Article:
This time each year, pretty much every office, church and school in America holds a food drive. As someone who has worked with multiple food banks, I'd like to share a few thoughts on the best things to donate.
- Cash is always best. Food pantries know what they need and have purchasing power. However, people dislike donating cash, so read on!
- If your local food bank allows diaper donations, consider donating those. Diapers are not WIC/SNAP eligible, and most daycares don't allow cloth diapers.
- In general, think of kids and the elderly. Unusual or trendy things like quinoa might not be as welcome as something like chicken soup with stars. Parents have to convince their kids to eat whatever they receive from the pantry.
- I've been told multiple times how appreciated cake mix and frosting is. Remember, classroom birthdays are a thing in many schools, and everyone should be allowed to have a birthday cake.
- Some food pantries directly support an immigrant or refugee population. For those, it's much appreciated to donate the foods of that region.
- Think about ease of eating. Although dry goods can be great, some people might not have electricity. Consider granola bars or fruit cups or things that can be eaten as-is.
- Spices and sauces! Most pantries are pretty well stocked with pasta and rices, so donations of things to flavor those basics are always appreciated.
- Pads and tampons, if your local food pantry accepts them. These objects are TAXED in most states, and can’t be purchased with SNAP benefits.
- Something "special" , like chocolate. Fancy pasta sauce. A really nice box of cookies. Think of all the reasons you "treat yourself" to a little luxury, everything from a breakup to a celebration, and remember everyone feels those things.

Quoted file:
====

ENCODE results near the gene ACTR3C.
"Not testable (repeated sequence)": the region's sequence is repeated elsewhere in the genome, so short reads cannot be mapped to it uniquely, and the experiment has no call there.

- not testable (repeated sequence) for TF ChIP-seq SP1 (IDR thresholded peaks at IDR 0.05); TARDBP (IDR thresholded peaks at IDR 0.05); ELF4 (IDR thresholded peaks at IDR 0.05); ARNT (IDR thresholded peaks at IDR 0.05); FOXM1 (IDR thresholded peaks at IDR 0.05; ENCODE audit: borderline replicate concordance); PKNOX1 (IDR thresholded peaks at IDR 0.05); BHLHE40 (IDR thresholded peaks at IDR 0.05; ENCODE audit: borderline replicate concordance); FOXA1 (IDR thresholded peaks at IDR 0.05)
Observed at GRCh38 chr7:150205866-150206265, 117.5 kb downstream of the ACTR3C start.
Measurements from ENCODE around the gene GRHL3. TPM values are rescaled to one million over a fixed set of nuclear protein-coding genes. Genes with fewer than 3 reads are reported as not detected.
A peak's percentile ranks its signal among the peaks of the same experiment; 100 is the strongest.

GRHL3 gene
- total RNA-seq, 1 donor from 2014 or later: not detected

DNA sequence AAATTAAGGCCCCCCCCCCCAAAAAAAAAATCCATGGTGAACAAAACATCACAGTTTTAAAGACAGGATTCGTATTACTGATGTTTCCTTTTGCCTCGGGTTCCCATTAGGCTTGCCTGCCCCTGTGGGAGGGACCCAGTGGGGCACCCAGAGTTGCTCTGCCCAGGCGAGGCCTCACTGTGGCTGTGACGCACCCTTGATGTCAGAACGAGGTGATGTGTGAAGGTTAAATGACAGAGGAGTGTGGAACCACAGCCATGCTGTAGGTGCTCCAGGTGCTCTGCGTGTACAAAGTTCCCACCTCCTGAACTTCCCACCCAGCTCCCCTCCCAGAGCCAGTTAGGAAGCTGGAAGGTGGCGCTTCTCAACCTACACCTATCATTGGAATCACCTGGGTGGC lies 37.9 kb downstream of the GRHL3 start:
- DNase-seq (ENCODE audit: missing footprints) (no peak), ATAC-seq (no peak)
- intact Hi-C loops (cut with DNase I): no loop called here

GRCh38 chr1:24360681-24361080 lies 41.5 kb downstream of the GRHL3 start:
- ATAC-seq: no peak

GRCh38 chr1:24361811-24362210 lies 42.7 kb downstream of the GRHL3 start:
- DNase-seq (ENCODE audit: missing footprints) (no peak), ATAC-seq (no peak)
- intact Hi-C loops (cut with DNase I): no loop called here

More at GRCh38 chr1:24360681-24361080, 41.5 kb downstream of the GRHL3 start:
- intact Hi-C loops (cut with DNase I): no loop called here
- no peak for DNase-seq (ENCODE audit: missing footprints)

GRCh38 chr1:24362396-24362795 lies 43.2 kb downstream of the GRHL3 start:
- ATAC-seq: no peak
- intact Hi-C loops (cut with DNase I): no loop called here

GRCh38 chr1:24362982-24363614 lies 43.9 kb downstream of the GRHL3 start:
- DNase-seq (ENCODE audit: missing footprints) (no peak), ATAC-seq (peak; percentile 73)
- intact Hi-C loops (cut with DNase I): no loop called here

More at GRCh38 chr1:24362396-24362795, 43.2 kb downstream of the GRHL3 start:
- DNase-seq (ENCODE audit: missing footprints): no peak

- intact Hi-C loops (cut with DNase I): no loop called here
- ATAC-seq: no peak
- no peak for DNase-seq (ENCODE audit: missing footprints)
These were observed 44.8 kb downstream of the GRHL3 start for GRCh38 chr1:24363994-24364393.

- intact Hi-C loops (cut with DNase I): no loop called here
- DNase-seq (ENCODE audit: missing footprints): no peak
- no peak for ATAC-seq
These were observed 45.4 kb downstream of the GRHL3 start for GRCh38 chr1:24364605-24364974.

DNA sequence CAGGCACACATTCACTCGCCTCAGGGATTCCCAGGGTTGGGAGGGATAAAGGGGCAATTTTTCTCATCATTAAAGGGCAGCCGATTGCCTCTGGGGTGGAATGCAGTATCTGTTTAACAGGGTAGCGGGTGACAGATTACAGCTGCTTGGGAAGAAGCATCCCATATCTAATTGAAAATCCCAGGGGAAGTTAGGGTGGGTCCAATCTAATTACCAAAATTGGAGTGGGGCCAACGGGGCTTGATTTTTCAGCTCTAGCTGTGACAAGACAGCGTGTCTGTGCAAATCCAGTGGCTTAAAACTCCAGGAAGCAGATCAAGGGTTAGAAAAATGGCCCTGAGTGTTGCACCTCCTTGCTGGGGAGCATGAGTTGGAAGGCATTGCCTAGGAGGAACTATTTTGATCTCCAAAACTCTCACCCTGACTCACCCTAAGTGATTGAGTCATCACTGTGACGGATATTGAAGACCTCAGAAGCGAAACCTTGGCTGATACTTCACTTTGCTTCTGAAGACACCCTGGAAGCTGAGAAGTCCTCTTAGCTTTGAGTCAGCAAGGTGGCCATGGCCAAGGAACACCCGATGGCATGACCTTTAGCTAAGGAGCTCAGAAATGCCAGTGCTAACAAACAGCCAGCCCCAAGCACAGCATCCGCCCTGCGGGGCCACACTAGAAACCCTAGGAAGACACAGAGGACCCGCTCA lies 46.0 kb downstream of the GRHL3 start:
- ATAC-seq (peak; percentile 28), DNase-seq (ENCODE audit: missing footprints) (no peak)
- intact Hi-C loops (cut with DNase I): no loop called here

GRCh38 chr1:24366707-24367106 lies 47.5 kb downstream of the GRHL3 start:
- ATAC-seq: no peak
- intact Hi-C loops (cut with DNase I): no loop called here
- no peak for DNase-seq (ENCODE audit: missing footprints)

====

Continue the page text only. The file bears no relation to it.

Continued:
- Low sodium/low sugar versions of staples like peanut butter, tuna, and juice.
- Instant coffee and tea. I'm told senior citizens especially really appreciate decaf instant coffee. For them, it might help them socialize and give them the ability to invite a friend over for coffee.
- Pet food, with the MAJOR caveat that you check to ensure the food bank you're giving to accepts them.
- Kosher, gluten-free, vegan and nut-free foods are often highly sought after.
- If you have a garden, check with your local pantry. Some accept homegrown crops!
- Reusable tote bags. You know those ones you get at conferences? They are so much sturdier than plastic bags.
- 16. Cooking oil, soap, cleaning supplies and personal hygiene goods.
NOTE: Though the No Kid Hungry campaign supports many incredible food banks and community organizations, we do not accept or distribute food donations. Learn more about our work to end childhood hunger in the United States.
Carrie DiRisio is an author and the creator of the popular Twitter account Brooding YA Hero. Carrie is is active with the Junior League of Pittsburgh; the organization focuses on food insecurity in the region.